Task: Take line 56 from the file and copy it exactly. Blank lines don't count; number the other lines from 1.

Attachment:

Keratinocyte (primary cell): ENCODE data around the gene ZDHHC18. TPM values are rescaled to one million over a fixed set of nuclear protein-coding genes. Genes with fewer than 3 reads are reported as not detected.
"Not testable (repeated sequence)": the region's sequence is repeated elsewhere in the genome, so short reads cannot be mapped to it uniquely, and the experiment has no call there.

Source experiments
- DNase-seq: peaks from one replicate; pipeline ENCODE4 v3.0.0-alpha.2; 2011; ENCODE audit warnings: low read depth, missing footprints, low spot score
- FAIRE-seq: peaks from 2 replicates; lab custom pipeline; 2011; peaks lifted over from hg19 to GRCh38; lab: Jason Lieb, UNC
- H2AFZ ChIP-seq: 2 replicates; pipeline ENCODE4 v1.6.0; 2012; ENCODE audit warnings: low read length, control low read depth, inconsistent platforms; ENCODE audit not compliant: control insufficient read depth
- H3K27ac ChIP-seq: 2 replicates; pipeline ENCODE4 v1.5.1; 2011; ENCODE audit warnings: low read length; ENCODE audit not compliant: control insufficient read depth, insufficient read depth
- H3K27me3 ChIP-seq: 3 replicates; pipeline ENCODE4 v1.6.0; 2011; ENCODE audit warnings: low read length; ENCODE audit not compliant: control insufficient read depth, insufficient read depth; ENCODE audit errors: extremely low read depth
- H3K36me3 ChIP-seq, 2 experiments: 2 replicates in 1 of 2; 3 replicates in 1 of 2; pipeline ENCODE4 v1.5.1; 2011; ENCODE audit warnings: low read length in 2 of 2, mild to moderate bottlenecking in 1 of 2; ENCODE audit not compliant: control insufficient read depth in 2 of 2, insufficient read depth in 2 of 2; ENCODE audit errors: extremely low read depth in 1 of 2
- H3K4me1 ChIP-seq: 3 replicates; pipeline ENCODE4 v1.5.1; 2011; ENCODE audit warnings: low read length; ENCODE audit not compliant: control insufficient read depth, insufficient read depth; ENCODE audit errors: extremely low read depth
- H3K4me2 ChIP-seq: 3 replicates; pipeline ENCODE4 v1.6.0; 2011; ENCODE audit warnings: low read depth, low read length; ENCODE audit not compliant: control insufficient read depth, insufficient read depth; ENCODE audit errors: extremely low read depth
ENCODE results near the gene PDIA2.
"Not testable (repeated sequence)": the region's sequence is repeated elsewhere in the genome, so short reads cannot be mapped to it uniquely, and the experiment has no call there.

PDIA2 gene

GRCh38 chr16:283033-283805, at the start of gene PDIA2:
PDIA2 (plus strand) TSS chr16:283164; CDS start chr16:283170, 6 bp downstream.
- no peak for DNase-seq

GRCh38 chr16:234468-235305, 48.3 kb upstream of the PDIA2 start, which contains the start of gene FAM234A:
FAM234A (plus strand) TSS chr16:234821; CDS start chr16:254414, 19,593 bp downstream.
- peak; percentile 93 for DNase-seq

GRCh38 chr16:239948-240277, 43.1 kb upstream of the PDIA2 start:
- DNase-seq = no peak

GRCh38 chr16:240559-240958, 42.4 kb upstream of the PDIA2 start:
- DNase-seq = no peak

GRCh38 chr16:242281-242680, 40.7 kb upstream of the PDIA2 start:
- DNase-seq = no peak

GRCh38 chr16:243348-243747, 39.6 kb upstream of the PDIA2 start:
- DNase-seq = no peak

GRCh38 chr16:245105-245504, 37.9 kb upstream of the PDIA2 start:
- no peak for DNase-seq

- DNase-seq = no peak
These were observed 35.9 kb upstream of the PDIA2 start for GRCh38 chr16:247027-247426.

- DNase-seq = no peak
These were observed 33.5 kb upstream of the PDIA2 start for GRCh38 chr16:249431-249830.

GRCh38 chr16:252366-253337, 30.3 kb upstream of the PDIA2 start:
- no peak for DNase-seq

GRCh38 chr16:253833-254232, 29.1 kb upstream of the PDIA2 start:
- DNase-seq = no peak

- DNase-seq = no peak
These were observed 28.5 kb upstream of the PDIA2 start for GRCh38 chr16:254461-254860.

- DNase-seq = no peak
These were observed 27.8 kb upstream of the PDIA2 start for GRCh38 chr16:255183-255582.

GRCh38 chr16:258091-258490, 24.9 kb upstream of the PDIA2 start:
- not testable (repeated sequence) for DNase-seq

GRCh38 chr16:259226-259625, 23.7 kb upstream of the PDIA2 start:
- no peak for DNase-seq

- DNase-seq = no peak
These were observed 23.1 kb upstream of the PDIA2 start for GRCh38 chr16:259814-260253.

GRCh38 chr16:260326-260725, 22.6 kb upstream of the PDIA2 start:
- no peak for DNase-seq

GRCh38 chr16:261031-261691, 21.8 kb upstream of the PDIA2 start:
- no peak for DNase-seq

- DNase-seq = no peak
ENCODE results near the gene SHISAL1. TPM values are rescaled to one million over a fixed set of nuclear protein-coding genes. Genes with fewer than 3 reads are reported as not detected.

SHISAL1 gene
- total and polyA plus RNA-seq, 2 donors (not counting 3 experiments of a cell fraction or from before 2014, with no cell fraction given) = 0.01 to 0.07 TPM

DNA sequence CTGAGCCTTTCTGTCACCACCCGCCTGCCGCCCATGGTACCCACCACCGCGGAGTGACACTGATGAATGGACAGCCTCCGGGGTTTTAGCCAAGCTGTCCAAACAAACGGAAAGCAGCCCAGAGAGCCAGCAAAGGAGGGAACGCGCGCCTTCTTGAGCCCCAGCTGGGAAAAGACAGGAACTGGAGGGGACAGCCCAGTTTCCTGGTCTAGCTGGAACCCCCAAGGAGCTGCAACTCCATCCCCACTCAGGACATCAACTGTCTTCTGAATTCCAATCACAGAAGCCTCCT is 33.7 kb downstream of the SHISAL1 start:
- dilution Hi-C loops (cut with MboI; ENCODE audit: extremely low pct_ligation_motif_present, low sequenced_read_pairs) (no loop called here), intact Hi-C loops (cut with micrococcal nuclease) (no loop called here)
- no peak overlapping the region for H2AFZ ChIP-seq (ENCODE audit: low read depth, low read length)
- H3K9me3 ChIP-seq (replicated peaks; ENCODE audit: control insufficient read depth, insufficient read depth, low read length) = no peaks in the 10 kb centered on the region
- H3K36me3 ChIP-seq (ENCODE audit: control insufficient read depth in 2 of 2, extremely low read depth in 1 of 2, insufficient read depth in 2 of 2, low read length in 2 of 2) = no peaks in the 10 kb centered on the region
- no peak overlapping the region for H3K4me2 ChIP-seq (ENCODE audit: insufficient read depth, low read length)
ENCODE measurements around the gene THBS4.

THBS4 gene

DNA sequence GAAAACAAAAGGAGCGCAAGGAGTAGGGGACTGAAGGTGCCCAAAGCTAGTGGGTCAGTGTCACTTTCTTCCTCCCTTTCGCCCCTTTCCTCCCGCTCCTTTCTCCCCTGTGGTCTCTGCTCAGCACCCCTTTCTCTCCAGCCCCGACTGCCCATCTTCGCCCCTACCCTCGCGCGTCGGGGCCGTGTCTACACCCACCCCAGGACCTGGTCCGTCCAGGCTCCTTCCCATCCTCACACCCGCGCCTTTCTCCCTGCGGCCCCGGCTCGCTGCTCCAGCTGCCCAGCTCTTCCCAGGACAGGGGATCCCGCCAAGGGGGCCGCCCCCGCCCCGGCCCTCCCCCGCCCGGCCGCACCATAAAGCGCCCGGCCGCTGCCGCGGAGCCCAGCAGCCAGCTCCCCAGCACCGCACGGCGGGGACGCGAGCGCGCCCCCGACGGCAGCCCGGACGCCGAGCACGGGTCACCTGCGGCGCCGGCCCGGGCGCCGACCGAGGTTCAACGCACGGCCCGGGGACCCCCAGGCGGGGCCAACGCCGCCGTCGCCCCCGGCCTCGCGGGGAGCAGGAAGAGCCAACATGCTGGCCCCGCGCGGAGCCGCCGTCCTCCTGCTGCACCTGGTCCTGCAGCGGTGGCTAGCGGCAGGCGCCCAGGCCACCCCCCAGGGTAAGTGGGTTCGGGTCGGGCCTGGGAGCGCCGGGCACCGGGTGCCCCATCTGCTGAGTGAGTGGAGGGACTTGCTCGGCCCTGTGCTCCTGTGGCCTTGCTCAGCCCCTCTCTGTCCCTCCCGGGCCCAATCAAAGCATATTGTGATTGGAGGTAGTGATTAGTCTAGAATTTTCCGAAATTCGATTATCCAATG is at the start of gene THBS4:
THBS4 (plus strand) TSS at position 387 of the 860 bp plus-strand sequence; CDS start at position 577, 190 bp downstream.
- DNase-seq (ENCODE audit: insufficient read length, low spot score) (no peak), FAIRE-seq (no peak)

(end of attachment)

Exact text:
- total and polyA plus RNA-seq, 2 donors (not counting 3 experiments of a cell fraction or from before 2014, with no cell fraction given) = 0.01 to 0.07 TPM